Oral Health and PregnancyBabies born too early or at a low birth weight often have significant health problems, including lung conditions, heart conditions, and learning disorders. While many factors can contribute to premature or low birth weight deliveries, researchers are looking at the possible role of gum disease. Infection and inflammation in general seem to interfere with a fetus’ development in the womb.
Though men have periodontitis more often than women do, hormonal changes during pregnancy can increase a woman’s risk. For the best chance of a healthy pregnancy, McClain recommends a comprehensive periodontal exam "if you’re pregnant or before you become pregnant to identify whether or not you’re at risk."
Oral Health and OsteoporosisOsteoporosis and periodontitis have an important thing in common, bone loss. The link between the two, however, is controversial. Cram points out that osteoporosis affects the long bones in the arms and legs, whereas gum disease attacks the jawbone. Others point to the fact that osteoporosis mainly affects women, whereas periodontitis is more common among men.
Though a link has not been well established, some studies have found that women with osteoporosis have gum disease more often than those who do not. Researchers are testing the theory that inflammation triggered by periodontitis could weaken bone in other parts of the body.
Oral Health and SmokingNot smoking is one of the most important things you can do for your mouth and your body. According to the CDC, a smoker’s risk of severe gum disease is three times higher than someone who does not smoke.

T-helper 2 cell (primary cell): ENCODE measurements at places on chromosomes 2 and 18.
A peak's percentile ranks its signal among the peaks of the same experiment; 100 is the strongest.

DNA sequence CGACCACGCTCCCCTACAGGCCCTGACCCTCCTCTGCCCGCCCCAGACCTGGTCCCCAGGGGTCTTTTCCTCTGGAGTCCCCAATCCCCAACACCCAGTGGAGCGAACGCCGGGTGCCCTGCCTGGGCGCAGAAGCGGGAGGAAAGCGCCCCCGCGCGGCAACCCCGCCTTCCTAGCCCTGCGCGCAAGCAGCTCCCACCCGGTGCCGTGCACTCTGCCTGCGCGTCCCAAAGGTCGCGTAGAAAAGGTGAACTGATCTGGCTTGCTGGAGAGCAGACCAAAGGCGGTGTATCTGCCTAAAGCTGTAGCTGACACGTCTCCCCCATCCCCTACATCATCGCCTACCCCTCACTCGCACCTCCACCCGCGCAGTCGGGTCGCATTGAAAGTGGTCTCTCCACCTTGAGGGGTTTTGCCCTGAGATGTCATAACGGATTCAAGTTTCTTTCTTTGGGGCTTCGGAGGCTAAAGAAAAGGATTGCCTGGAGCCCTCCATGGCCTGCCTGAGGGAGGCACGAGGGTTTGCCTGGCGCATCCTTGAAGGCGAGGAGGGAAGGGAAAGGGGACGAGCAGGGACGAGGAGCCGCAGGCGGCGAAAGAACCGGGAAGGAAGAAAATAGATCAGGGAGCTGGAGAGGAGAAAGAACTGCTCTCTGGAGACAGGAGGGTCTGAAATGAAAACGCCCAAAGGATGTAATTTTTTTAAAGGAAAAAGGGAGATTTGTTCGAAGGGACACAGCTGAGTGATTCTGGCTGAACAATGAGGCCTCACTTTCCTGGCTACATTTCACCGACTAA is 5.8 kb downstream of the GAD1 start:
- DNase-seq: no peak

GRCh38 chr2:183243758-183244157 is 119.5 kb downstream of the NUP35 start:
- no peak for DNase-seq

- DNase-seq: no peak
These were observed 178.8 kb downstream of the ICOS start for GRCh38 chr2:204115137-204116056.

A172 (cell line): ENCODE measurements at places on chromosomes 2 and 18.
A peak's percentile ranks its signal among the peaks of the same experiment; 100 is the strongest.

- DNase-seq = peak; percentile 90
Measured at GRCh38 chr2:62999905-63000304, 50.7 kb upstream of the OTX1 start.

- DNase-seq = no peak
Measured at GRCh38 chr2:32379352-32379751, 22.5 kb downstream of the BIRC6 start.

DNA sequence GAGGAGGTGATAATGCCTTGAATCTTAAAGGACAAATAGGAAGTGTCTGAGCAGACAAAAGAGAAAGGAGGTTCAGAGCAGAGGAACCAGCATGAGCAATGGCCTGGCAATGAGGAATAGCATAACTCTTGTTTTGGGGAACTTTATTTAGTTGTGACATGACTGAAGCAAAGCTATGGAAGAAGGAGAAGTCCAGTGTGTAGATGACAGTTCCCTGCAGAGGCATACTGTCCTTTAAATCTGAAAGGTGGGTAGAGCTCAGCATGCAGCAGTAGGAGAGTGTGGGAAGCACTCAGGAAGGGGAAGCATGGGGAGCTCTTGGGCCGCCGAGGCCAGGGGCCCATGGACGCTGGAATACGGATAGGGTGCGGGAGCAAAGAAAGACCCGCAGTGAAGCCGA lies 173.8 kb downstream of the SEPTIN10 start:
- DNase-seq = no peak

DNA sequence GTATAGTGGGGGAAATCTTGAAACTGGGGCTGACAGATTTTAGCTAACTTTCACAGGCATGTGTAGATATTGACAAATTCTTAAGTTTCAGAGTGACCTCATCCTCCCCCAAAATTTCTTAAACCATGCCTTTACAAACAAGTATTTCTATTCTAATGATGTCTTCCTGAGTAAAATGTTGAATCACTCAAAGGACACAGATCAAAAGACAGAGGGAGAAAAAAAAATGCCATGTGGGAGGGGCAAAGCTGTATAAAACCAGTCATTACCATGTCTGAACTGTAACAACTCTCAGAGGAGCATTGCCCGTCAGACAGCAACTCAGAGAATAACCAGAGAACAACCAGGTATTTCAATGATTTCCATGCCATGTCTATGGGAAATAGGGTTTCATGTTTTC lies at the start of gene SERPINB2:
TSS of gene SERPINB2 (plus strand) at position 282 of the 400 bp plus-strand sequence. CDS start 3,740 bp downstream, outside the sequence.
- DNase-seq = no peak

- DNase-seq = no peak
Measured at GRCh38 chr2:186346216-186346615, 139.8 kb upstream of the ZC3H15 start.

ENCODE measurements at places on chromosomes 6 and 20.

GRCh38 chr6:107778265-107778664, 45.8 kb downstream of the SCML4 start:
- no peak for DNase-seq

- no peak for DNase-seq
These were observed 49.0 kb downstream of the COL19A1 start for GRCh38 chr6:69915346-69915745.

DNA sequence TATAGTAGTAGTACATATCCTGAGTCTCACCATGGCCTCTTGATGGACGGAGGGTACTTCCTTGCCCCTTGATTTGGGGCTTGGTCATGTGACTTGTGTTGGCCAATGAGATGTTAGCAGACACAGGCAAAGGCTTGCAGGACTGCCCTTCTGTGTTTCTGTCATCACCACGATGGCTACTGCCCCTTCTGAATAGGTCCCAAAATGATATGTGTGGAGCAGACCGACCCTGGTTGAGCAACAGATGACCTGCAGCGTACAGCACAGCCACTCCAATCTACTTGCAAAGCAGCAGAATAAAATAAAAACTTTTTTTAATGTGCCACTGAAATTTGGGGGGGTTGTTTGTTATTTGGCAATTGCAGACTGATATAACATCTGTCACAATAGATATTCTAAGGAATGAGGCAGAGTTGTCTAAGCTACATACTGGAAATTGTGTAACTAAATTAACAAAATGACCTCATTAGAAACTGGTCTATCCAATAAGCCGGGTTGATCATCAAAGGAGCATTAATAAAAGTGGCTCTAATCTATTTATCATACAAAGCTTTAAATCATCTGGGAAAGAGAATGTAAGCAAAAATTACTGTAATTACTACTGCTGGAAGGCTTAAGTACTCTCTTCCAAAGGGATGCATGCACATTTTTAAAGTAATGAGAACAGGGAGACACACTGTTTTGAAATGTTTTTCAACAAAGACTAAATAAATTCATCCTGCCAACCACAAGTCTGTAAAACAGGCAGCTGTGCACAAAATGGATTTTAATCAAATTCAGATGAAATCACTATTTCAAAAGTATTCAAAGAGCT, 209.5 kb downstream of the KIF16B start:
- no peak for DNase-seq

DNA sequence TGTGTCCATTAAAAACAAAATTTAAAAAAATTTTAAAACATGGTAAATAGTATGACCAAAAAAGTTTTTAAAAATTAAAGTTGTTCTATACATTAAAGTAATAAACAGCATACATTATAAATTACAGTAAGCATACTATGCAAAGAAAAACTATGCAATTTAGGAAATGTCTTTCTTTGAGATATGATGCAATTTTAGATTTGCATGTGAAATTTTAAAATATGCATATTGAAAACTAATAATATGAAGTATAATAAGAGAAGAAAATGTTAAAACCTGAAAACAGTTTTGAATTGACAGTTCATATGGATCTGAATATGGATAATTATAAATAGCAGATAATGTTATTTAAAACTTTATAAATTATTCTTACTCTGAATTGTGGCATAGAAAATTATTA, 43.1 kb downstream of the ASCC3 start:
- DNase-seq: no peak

"Nicotine in cigarettes causes blood vessels to constrict," McClain tells WebMD. This interferes with your gums’ ability to fight infection. Not only that, smoking interferes with treatment -- gum surgeries tend to be more complicated and recovery more difficult.
Oral Health and Other ConditionsThe impact of oral health on the body is a relatively new area of study. Some other mouth-body connections under current investigation include:
- Rheumatoid Arthritis. Treating periodontal disease has been shown to reduce pain caused by rheumatoid arthritis.
- Lung Conditions. Periodontal disease may make pneumonia and chronic obstructive pulmonary disease worse, possibly by increasing the amount of bacteria in the lungs.
- Obesity. Two studies have linked obesity to gum disease. It appears that periodontitis progresses more quickly in the presence of higher body fat.
The Bottom Line on Oral HealthOne thing is clear: the body and mouth are not separate. "Your body can affect your mouth and likewise, your mouth can affect your body," says McClain. "Taking good care of your teeth and gums can really help you live well longer." This means brushing twice a day, flossing once a day, and going for regular dental cleanings and check-ups.
Cram stresses the importance of letting your dentist know your full family medical history. And, she adds, "if you have periodontal disease, make sure you see your dentist frequently and get it treated promptly, before it progresses to the point where you begin losing teeth or it starts to affect your overall health.
Call Dr. Cherukuri for more information on the Mouth Body Connection 909 627 6699 or visit us at www.chinosmiles.com
Friday, August 10, 2012
Tuesday, August 7, 2012